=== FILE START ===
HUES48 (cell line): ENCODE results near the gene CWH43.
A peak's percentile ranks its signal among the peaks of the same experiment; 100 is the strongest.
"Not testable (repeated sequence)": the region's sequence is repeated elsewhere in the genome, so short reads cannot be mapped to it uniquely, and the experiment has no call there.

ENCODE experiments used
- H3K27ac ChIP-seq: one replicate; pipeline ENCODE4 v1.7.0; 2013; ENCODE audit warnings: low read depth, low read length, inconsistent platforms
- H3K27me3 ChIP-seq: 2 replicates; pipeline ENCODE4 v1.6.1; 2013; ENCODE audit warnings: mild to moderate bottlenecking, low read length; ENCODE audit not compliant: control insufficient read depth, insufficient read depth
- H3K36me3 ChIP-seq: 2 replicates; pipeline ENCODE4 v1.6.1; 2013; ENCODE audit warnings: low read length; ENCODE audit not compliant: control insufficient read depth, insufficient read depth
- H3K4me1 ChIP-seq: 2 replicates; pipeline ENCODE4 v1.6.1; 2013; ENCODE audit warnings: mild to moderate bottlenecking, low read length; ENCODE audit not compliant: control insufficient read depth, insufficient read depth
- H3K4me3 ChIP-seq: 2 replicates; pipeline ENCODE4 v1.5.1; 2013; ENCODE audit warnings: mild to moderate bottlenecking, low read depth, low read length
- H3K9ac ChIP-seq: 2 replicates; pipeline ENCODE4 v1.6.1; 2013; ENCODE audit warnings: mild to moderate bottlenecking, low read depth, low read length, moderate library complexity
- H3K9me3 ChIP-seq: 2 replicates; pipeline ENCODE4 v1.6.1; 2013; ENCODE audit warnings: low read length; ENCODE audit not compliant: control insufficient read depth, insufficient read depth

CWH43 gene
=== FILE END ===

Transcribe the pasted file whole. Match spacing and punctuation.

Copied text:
HUES48 (cell line): ENCODE results near the gene CWH43.
A peak's percentile ranks its signal among the peaks of the same experiment; 100 is the strongest.
"Not testable (repeated sequence)": the region's sequence is repeated elsewhere in the genome, so short reads cannot be mapped to it uniquely, and the experiment has no call there.

ENCODE experiments used
- H3K27ac ChIP-seq: one replicate; pipeline ENCODE4 v1.7.0; 2013; ENCODE audit warnings: low read depth, low read length, inconsistent platforms
- H3K27me3 ChIP-seq: 2 replicates; pipeline ENCODE4 v1.6.1; 2013; ENCODE audit warnings: mild to moderate bottlenecking, low read length; ENCODE audit not compliant: control insufficient read depth, insufficient read depth
- H3K36me3 ChIP-seq: 2 replicates; pipeline ENCODE4 v1.6.1; 2013; ENCODE audit warnings: low read length; ENCODE audit not compliant: control insufficient read depth, insufficient read depth
- H3K4me1 ChIP-seq: 2 replicates; pipeline ENCODE4 v1.6.1; 2013; ENCODE audit warnings: mild to moderate bottlenecking, low read length; ENCODE audit not compliant: control insufficient read depth, insufficient read depth
- H3K4me3 ChIP-seq: 2 replicates; pipeline ENCODE4 v1.5.1; 2013; ENCODE audit warnings: mild to moderate bottlenecking, low read depth, low read length
- H3K9ac ChIP-seq: 2 replicates; pipeline ENCODE4 v1.6.1; 2013; ENCODE audit warnings: mild to moderate bottlenecking, low read depth, low read length, moderate library complexity
- H3K9me3 ChIP-seq: 2 replicates; pipeline ENCODE4 v1.6.1; 2013; ENCODE audit warnings: low read length; ENCODE audit not compliant: control insufficient read depth, insufficient read depth

CWH43 gene